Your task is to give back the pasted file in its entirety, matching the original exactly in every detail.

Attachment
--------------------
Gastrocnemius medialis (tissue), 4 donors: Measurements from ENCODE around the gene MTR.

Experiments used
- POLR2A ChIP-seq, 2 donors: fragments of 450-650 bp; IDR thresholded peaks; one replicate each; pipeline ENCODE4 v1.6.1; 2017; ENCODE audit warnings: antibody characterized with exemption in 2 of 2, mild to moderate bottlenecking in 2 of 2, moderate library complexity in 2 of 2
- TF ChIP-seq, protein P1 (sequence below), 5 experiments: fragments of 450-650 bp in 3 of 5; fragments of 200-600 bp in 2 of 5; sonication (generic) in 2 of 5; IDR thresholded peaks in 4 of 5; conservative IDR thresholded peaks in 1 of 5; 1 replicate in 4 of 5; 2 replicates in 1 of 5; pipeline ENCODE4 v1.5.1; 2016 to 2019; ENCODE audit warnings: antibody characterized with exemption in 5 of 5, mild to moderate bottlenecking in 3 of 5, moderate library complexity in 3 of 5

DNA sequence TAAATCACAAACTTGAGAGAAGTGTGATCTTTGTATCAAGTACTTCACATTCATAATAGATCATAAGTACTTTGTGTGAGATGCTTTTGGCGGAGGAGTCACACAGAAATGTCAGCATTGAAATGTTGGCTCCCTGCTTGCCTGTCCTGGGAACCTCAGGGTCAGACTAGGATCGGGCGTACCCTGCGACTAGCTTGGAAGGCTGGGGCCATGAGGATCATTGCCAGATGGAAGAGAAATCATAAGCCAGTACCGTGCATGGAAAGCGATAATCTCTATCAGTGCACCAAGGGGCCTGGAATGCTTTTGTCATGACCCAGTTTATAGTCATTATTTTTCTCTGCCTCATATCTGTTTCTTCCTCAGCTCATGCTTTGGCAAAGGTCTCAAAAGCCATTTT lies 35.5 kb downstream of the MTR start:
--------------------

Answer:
Gastrocnemius medialis (tissue), 4 donors: Measurements from ENCODE around the gene MTR.

Experiments used
- POLR2A ChIP-seq, 2 donors: fragments of 450-650 bp; IDR thresholded peaks; one replicate each; pipeline ENCODE4 v1.6.1; 2017; ENCODE audit warnings: antibody characterized with exemption in 2 of 2, mild to moderate bottlenecking in 2 of 2, moderate library complexity in 2 of 2
- TF ChIP-seq, protein P1 (sequence below), 5 experiments: fragments of 450-650 bp in 3 of 5; fragments of 200-600 bp in 2 of 5; sonication (generic) in 2 of 5; IDR thresholded peaks in 4 of 5; conservative IDR thresholded peaks in 1 of 5; 1 replicate in 4 of 5; 2 replicates in 1 of 5; pipeline ENCODE4 v1.5.1; 2016 to 2019; ENCODE audit warnings: antibody characterized with exemption in 5 of 5, mild to moderate bottlenecking in 3 of 5, moderate library complexity in 3 of 5

DNA sequence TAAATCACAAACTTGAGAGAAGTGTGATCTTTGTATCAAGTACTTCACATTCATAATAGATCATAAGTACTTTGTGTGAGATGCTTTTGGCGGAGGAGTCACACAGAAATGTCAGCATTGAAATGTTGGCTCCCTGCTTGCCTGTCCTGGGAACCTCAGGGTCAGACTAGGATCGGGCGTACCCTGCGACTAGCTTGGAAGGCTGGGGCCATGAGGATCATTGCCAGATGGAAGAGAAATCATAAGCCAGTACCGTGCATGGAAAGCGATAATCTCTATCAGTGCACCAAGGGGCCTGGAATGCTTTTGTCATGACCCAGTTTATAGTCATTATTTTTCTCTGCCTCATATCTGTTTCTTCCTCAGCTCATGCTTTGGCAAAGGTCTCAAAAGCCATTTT lies 35.5 kb downstream of the MTR start: